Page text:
The fine jewelry industry is undergoing rapid change. The last two years have seen heritage jewelers, who have traditionally shied away from digital commerce, inking deals with retail players such as Net-a-Porter and Farfetch to sell their collections online and connect with a younger audience.
Jewelers are now also rethinking the shopping experience in their brick-and-mortar locations, in a bid to keep customers interested and ensure they’re still coming through the door.
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Tiffany & Co’s new store concept in London’s Covent Garden area – a much more relaxed shopping hub that tends to attract a mix of beauty brands, fashion boutiques and high-street labels – is a prime example of how fine jewelry companies are steering in a new, far more inclusive and interactive direction.
The company said that its new space, dubbed Style Studio, aims to offer a more laid-back, relaxing shopping environment for customers and a new take on the notion of luxury.
A global first for Tiffany, the space features vending machines selling the brand’s fragrance, big neon signs and gigantic blue boxes, playfully stacked behind the cash desks, while staff are dressed less formally in all-black looks that can be finished with sneakers.
It also offers on-the-spot engraving and seeks to incorporate technology into the mix too. There are flat screens dotted around, on which customers can draw and then transfer their designs on pendants or other objects.
The store is a response to the new trends in jewelry shopping that have been dictated by a younger, more modern audience including the appetite to create personalized pieces, purchase for oneself and connect with a brand through more experiential spaces – hence why Tiffany has a program full of events up to Christmas, ranging from exhibitions to parties and customer events. According to the brand’s U.K. managing director Barratt West, luxury is moving into a less formal, more energetic direction and Tiffany wants to be at the forefront of the change with its new retail spaces.
Tiffany is not the only jeweler looking to step into the future.
Cartier has been at the forefront of the online fine jewelry market, having launched highly successful partnerships with Net-a-Porter and Mr. Porter - a Panthere watch was said to be sold via WhatsApp within 3 minutes of its launch on Net-a-Porter.
The brand has also been luring a young, trendy audience of musicians, actors and designers to its seasonal events – such as the Queen’s Polo held in Windsor, Englad - which are helping revitalize its image. It’s also planning to revamp its London flagship on Bond Street and host an event during London Fashion Week to mark its presence among the city’s key fashion players.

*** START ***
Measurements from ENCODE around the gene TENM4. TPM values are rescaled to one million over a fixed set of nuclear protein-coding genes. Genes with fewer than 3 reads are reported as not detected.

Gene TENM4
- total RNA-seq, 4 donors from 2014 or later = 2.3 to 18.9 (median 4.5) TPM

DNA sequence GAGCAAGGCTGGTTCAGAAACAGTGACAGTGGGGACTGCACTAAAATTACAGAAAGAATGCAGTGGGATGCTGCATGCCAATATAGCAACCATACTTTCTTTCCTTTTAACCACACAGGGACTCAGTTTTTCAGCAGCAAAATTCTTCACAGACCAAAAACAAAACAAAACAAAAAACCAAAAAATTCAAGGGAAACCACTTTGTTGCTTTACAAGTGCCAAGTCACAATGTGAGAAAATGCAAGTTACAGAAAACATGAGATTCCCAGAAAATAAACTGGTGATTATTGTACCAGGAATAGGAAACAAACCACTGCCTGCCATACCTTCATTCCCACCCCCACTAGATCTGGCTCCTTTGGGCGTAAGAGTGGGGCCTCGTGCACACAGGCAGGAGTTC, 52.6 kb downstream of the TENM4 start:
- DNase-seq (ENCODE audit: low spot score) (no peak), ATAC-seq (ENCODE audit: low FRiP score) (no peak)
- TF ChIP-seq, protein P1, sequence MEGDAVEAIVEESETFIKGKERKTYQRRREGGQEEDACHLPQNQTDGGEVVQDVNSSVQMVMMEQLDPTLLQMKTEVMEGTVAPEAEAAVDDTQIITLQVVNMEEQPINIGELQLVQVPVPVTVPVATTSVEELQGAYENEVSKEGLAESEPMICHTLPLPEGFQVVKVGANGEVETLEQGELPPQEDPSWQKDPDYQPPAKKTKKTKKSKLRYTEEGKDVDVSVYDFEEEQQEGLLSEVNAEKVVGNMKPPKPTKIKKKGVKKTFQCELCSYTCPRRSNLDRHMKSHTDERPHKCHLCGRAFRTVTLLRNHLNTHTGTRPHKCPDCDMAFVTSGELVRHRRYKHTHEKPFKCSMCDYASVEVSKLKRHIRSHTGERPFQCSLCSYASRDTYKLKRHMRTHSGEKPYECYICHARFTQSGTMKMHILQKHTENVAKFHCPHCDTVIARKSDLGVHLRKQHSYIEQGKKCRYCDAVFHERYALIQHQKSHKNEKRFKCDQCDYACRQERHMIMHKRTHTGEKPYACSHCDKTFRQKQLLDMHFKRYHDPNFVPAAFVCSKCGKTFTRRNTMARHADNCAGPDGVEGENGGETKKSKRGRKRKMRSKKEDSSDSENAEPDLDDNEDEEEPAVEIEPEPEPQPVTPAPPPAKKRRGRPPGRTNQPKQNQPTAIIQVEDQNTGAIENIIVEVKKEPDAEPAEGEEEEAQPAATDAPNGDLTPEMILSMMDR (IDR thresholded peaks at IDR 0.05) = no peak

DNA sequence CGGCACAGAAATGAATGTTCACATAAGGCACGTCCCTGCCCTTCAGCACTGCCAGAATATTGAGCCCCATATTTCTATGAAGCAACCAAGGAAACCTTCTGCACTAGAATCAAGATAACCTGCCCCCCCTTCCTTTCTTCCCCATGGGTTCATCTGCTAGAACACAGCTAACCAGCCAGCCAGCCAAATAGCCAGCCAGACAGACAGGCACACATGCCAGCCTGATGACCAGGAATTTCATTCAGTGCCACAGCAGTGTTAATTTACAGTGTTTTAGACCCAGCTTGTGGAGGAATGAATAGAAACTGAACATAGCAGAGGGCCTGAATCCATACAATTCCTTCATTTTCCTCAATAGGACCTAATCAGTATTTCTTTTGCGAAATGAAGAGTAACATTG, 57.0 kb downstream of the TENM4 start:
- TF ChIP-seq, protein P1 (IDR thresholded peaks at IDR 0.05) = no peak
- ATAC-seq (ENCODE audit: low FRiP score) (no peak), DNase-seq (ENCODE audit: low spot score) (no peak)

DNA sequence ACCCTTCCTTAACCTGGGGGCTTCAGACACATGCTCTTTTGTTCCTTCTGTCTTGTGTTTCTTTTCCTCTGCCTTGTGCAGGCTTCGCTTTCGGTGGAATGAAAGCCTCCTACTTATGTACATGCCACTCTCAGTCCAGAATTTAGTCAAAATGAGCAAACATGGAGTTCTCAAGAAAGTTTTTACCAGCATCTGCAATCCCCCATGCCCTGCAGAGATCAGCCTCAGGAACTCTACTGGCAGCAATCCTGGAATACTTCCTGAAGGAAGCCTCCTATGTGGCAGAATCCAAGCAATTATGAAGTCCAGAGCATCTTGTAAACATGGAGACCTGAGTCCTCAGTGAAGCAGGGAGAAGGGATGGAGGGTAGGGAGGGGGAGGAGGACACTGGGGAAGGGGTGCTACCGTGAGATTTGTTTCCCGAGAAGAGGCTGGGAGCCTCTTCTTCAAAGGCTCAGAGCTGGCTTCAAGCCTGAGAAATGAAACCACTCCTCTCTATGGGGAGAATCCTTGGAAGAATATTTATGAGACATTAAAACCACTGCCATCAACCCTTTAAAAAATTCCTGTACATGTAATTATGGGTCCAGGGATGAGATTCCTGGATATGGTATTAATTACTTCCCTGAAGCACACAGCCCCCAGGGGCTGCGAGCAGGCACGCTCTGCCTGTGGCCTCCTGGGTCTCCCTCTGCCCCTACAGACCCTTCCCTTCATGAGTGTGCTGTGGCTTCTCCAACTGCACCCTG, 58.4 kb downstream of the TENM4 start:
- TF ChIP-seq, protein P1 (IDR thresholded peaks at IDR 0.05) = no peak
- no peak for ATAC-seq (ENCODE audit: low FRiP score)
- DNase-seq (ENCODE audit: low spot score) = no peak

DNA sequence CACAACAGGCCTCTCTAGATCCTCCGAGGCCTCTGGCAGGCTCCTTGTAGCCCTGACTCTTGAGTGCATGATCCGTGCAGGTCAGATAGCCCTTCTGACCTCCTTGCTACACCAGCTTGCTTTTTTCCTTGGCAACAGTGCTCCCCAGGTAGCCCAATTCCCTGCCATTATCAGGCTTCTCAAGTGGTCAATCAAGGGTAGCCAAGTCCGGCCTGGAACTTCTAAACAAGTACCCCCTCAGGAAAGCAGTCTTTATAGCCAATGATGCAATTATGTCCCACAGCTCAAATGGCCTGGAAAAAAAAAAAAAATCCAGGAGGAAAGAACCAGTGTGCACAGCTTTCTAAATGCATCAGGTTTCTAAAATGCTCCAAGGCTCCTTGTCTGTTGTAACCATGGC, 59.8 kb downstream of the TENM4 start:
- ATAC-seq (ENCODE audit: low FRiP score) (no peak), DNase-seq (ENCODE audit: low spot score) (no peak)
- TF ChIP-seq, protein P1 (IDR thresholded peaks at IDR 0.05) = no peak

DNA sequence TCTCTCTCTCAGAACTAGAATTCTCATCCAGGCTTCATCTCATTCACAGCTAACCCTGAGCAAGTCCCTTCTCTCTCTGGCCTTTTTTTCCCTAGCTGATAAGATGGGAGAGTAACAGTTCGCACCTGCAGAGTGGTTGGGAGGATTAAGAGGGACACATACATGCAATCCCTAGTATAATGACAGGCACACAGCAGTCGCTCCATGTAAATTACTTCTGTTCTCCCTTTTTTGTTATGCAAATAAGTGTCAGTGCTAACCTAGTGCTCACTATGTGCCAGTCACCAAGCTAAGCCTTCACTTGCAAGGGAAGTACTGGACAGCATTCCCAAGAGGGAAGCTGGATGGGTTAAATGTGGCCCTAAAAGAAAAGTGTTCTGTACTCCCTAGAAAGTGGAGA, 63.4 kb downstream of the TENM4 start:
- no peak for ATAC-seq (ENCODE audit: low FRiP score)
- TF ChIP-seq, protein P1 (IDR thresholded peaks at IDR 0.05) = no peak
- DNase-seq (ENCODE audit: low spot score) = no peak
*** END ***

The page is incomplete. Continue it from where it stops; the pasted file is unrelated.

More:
Bulgari has adopted a slightly different approach. While the Roman label is yet to revamp its physical store spaces, it has been significantly growing its popularity among the highly sought-after millennial audience by further diversifying its offer to include entry-level products, promoted via widespread social media campaigns featuring a wide range of influencers and brand ambassador Bella Hadid – the ultimate millennial influencer some would argue. Its signature “Serpenti” bags and the newly launched “Serpenteyes” sunglasses are some of the most popular products that helped revitalize the historic brand and create more interest in younger shoppers, both in its entry-level accessories and core jewelry business.
It’s worth noting that these historic brands are now also having to compete with new players in the jewelry market, who tend to adopt a more modern approach from the get-go, putting sustainability, customer experience and price consciousness, at the forefront of their strategies.
The U.S.-based label Aurate is one of the key competitors. The brainchild of Sophie Kahn and Bouchra Ezzahraoui, the brand sells direct-to-consumer via its website and brick-and-mortar stores, in order to ensure they can provide ethically sourced materials at fair prices and democratize gold.
Its rapid success – online sales multiplied by 10 last year and the duo went on to secure a $2.6 million investment – was due to their willingness to educate the customer about the provenance of gold, their modern designs and ease of service.
It was also quick to reject the snobbery and aura of exclusivity that often surrounds fine jewelry by creating fun, laid-back retail spaces where the jewels are not enclosed in glass cases and customers can freely pick them up and try them on.
“The store is very democratic and appeals to a wide audience because it’s just about providing honest pricing, real gold, real quality, a handmade product. It has all the things that people care about regardless of age or demographic,” said the designers. “At the stores, our pieces are displayed in a very accessible way. Everything looks beautiful and high end, but the display is open, so that a customer can go and try a piece of gold without anyone on their back. We want to emphasize that part of the experience because it’s something no one is doing.”
Cover image credit: Tiffany & Co.